Sexual risk behavior among persons dually diagnosed with severe mental illness and substance use disorder.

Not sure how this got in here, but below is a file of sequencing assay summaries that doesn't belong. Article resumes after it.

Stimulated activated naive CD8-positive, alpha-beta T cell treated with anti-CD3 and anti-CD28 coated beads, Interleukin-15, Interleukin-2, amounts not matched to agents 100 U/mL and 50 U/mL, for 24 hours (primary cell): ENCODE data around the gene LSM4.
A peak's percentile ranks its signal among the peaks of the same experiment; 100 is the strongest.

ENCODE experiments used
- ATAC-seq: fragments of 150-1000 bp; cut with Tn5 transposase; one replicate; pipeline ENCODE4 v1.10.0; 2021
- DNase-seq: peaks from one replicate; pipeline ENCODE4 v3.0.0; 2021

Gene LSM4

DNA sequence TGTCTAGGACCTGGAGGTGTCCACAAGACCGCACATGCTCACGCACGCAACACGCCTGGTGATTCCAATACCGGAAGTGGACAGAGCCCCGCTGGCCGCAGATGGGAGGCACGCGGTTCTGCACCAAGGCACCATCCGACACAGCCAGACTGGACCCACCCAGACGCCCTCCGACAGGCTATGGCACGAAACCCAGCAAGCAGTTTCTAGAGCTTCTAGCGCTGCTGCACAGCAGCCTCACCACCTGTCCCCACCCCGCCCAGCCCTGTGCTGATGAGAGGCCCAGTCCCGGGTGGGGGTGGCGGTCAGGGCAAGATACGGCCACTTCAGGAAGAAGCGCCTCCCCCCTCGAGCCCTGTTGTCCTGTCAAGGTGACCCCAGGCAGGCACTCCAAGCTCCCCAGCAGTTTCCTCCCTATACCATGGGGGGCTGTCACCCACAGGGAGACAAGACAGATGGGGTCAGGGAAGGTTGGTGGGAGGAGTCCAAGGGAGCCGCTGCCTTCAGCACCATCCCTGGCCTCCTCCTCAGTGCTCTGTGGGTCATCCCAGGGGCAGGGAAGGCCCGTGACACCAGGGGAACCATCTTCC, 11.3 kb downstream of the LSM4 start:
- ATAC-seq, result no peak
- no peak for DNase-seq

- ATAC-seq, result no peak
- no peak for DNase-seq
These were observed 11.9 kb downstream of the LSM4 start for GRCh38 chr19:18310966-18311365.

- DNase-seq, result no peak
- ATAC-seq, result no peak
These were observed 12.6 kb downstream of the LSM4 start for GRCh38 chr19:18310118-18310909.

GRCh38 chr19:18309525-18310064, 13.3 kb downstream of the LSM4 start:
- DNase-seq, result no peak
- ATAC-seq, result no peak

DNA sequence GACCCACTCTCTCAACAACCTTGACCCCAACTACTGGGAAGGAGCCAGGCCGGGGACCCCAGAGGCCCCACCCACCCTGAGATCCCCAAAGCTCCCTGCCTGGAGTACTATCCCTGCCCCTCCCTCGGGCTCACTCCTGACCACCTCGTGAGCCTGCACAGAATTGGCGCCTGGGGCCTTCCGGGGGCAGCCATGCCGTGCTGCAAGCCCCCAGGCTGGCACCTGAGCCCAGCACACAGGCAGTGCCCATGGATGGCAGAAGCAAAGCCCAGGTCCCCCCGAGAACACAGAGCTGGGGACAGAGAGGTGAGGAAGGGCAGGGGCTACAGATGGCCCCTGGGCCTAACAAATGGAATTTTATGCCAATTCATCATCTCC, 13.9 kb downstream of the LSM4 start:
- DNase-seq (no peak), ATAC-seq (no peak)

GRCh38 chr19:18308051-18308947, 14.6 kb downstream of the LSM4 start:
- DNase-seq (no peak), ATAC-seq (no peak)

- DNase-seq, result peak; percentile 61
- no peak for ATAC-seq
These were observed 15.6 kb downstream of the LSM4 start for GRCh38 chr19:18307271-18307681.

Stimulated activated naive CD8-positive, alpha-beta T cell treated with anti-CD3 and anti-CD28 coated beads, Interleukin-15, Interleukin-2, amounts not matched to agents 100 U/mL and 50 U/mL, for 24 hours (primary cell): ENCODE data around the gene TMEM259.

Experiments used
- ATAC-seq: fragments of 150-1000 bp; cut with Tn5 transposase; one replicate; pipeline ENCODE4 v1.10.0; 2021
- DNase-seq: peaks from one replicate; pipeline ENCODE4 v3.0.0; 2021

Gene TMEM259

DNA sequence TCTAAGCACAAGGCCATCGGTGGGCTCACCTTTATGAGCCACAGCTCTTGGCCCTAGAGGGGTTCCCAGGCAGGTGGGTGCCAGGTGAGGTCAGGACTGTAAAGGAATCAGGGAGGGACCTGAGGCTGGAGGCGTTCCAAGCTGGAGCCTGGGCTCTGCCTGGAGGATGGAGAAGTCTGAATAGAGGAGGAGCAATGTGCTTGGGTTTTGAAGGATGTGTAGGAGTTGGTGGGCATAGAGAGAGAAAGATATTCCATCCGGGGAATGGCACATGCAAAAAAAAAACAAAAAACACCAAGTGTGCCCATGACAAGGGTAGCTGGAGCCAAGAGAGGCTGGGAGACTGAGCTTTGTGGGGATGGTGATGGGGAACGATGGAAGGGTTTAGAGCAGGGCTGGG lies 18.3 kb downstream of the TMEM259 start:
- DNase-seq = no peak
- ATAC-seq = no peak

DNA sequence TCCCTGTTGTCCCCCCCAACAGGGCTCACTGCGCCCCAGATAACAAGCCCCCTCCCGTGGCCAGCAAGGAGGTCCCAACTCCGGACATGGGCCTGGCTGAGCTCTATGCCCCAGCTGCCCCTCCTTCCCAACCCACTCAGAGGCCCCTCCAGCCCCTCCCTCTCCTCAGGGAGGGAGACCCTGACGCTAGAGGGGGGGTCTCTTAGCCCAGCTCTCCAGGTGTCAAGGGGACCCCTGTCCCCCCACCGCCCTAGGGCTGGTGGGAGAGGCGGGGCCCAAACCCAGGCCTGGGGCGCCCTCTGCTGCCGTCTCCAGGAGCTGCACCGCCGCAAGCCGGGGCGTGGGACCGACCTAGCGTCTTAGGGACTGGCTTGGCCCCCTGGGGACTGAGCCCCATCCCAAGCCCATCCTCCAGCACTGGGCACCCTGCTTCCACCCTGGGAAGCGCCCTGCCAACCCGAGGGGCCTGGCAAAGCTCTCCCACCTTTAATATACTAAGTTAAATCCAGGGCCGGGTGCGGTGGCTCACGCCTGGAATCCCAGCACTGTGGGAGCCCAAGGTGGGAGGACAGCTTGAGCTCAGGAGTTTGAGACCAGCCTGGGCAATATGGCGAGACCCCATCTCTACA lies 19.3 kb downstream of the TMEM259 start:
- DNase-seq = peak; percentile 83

Persons dually diagnosed with severe mental illness (SMI) and substance use disorder (SUD) have disproportionately high rates of HIV and other sexually transmitted infections (STIs). This study examined the relationship between multiple sexual risk behaviors among persons with active, remitted, and no SUD. Participants were 152 adults with SMI recruited from multiple treatment sites. A structured interview assessed the participants' psychiatric, psychosocial, and behavioral factors. Rates of sexual risk behavior in the past 3 months were high and differed across the SUD groups. Multivariate logistic regression models found that lifetime SUD predicted sexual activity and partner-related risk whereas active substance abuse predicted condom-related risk. The results also support indirect effects of interpersonal and psychiatric factors (e.g., romantic partnership and psychotic disorder). Findings underscore the need for integrated HIV/STI prevention interventions targeting dually diagnosed patients.
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